This survey paper deals with those equilibrium problems which are relevant in operations research and mathematical programming. Many problems involving equilibria can be modeled in this framework through different mathematical models such as optimization, variational inequalities and noncooperative games among others. In turn, these mathematical models share an underlying common structure which allows to conveniently formulate them in a unique format. Therefore, theoretical developments and algorithms developed for one of these models can be generally modified to cope with the others through the common format in a unifying language.

This format was named "equilibrium problem" by Blum and Oettli (Math. Student 1994), who stressed this unifying feature and provided a thorough investigation of its theoretical properties. Until then, this format did not actually receive much attention: Nikaido and Isoda characterized Nash equilibria as the solutions of the equiliberium problem for an appropriate auxiliary bifunction (Pacific J. Math 1955) but they did not consider the problem itself in an independent fashion; Gwinner introduced it just as a tool to develop a unified treatment of penalization techniques for optimization and variational inequalities (Lecture Notes in Pure and Appl. Math. 1983); Antipin first formulated an inverse optimization problem as a noncooperative game and therefore in this general format via the Nikaido-Isoda bifunction (Lecture Notes in Control and Inform. Sci. 1990), and afterwards provided a solution method for the general problem (Comput. Math. Math. Phys. 1995, 1997).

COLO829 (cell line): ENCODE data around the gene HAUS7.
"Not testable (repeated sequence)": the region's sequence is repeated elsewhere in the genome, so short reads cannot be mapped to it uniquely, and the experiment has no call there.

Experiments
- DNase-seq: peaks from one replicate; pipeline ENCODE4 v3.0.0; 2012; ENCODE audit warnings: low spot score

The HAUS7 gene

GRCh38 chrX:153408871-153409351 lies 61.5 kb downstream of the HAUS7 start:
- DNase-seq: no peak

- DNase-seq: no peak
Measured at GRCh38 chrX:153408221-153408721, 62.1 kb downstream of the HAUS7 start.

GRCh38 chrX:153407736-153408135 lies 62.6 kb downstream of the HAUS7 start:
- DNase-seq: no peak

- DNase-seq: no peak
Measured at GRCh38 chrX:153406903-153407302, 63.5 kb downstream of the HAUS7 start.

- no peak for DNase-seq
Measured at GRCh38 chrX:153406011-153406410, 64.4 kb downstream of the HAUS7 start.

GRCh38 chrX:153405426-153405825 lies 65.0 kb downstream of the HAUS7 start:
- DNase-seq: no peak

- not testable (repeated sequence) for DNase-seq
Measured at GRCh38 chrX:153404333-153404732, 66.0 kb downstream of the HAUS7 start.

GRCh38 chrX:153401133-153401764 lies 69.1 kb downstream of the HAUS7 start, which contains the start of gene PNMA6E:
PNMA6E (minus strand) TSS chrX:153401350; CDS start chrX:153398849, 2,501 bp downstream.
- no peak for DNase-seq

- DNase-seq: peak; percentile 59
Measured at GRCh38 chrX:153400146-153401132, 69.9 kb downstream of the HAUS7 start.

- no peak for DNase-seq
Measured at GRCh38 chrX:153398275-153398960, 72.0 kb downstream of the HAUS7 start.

Indeed, equilibrium problems in the above format started to gain real interest only after the publication of the seminal paper of Blum and Oettli. Actually, the possibility to exploit results and algorithms developed for one class of problems in another framework was not a novelty at all: this kind of bridge already finds roots in the analytical development of variational inequalities through the connection with optimization via complementarity problems. Anyway, a large number of applications has been described successfully via the concept of equilibrium solution and therefore many researchers devoted their efforts to study the equilibrium problem. In fact, nowadays there is a good theory for equilibria and a rapidly increasing number of algorithms for finding them.

In this paper we aim at reviewing two core issues up to the state of the art: the existence of equilibria and the solution methods. In order to make the paper as readable as possible, instead of presenting all the technical details of the results, we propose a structured overview with different levels. In particular, the existence results are divided into groups according to the required assumptions, while the solution methods are classified depending on the kind of problems which are solved at each iteration.

A Technical Report version is available
here (gzipped .pdf file).